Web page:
Technically, the Data Controller is responsible for making sure all processes are GDPR compliant. That means that whoever uses your service needs to make sure that they are being compliant. If they need you to be compliant, then they need to engage you. You can decline to become compliant if that does not meet your goals. But, if you knowingly process ...


4

It is exactly the right thing to have a deletion request management system. In fact, given the importance of this function, the timeframes for response, the workflows to coordinate, it is almost certainly necessary. GDPR does not prevent companies from storing personal details of their users/customers/etc for legitimate purposes. Instead it is intended to ...


4

The law is about what you are allowed to store and targets your infrastructure. And the law is intended to give the user control over his data. The client cache belongs to the client's infrastructure in any reasonable definition and already is under control of the user. This may be interpreted differently when you try things like supercookies which stay ...


4

GDPR is more restrictive than the US definition of PII, in which, non-PII that allow any inference to the identities is also under GDPR jurisdiction. I doubt given masking examples will withstand GDPR audit. Replace the email address with an obvious placeholder (e.g. redacted@redacted.invalid), that is what everyone is doing. Partial masking is weak in ...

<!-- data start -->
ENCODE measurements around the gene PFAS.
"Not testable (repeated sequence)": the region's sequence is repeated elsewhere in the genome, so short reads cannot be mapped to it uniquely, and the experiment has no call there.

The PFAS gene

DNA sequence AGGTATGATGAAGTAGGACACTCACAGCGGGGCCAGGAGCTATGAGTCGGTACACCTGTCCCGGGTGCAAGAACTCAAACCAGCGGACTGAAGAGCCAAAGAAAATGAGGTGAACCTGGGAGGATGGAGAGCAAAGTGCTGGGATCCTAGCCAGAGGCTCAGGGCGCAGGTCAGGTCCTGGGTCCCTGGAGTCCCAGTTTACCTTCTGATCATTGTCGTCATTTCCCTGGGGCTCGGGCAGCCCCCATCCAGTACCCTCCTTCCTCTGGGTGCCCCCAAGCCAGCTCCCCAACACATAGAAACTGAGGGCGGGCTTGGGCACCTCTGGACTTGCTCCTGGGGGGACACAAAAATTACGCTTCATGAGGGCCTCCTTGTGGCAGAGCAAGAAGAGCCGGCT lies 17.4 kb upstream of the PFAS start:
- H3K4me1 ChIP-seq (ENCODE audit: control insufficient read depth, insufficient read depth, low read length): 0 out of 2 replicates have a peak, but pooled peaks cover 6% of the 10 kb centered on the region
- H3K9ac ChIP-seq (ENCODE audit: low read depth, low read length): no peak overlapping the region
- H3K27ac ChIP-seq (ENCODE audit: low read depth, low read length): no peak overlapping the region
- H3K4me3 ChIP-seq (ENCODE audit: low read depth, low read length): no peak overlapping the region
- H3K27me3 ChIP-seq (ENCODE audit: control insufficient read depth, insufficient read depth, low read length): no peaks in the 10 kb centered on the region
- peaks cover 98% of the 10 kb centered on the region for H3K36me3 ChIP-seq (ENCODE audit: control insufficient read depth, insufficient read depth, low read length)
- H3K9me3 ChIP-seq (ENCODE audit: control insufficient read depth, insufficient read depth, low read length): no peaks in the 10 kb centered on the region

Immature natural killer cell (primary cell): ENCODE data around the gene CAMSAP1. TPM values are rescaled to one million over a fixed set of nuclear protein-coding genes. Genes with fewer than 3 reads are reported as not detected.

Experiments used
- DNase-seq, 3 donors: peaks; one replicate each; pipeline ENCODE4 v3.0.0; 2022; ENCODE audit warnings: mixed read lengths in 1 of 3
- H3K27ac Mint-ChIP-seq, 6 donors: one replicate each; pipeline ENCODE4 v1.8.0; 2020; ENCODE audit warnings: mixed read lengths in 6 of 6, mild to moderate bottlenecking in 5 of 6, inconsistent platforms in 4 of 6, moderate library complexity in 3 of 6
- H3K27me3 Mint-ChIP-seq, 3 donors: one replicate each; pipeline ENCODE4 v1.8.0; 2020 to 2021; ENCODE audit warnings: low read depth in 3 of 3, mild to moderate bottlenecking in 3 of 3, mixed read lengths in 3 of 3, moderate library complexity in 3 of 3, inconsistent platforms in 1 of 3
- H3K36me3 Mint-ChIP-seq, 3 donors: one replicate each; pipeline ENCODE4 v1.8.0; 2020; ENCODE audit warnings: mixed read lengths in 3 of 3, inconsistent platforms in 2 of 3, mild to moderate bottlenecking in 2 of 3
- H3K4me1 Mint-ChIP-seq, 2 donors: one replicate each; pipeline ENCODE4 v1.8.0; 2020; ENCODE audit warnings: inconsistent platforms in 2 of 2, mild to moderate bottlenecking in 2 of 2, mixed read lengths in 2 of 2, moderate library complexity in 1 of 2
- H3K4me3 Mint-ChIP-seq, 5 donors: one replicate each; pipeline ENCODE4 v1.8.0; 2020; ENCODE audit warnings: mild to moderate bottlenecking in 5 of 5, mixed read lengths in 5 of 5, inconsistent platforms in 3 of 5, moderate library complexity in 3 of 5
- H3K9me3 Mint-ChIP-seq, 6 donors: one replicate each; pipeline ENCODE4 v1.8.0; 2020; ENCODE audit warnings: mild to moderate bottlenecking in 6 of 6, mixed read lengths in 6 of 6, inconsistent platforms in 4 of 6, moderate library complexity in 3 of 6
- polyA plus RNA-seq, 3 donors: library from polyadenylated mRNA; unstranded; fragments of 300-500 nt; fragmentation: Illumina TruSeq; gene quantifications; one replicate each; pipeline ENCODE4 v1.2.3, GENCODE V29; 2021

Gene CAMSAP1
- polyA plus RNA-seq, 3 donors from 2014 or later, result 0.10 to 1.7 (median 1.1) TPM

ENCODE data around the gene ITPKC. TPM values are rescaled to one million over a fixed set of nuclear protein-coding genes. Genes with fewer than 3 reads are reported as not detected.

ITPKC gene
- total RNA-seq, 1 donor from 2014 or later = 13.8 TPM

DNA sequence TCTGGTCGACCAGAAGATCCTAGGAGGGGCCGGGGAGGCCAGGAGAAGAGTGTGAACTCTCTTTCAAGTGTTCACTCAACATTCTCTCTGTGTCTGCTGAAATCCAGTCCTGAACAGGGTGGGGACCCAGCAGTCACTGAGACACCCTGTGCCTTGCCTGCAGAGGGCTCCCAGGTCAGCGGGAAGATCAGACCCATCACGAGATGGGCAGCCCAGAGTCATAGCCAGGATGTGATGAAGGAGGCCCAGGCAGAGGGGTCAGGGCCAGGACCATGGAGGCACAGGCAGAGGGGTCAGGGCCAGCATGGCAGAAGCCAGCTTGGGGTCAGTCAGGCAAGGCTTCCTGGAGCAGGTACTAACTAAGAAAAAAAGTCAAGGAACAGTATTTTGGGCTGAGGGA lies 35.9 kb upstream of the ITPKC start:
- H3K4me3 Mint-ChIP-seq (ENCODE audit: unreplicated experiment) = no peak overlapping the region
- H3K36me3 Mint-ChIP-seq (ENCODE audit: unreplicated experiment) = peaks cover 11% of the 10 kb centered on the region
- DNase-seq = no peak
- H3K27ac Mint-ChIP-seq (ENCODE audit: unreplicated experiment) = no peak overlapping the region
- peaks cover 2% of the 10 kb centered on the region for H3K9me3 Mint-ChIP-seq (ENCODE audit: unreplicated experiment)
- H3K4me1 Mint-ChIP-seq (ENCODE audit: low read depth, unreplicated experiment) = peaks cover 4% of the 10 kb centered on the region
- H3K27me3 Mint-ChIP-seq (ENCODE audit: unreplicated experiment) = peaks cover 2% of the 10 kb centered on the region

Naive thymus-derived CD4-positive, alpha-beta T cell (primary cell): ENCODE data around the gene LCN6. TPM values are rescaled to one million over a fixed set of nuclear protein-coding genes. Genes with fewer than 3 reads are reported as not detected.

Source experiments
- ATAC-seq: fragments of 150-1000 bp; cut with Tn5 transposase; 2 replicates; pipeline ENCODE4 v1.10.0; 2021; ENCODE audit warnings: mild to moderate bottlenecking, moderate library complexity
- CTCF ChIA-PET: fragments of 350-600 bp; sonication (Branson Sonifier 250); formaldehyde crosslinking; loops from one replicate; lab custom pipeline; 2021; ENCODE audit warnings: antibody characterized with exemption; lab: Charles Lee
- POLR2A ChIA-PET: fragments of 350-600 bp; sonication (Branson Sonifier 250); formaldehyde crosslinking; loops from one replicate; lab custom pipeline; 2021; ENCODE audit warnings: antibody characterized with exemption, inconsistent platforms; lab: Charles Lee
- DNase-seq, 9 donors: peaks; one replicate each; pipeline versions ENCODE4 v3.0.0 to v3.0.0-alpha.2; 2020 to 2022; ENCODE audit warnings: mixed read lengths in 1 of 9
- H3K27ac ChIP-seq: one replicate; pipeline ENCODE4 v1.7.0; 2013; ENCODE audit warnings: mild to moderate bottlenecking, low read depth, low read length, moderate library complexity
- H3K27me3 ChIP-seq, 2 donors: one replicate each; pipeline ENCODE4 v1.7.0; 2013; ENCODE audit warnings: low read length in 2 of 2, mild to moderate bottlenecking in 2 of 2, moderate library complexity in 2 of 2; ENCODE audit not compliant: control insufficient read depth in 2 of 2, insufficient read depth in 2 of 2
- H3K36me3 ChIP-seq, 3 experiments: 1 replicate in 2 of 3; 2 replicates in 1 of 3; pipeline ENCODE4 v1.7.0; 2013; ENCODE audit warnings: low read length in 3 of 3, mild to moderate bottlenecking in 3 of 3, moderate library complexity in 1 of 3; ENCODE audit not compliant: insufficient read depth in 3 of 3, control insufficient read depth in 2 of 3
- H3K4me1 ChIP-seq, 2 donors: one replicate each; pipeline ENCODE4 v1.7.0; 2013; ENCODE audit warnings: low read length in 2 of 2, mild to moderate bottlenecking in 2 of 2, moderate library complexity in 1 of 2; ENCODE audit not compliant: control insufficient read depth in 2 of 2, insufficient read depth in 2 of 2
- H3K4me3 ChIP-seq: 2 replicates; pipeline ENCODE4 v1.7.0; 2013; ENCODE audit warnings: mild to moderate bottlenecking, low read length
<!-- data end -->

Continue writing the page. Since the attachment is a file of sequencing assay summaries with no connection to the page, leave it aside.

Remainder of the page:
3

If you are selling goods or services to EU residents then YES. GDRP regulation is different to PCI-DSS. Even if you are complaint to PCI-DSS that doesn't mean you are complaint to GPPR. However, GDPR doesn't apply to those organisations whose target audience isn't EU residents. Do we need to do anything additional to make sure we are consistent with GDPR ...


3

Realistically, pseudonymization is any method of obfuscating someone's PII/NPI so that it can't be reasonably traced back to one certain individual. GDPR doesn't necessarily dictate what hashing algorithm you are required to use in order to comply with it's standard, and to be honest - it's best that it doesn't, because if you consider the fact that if ...


3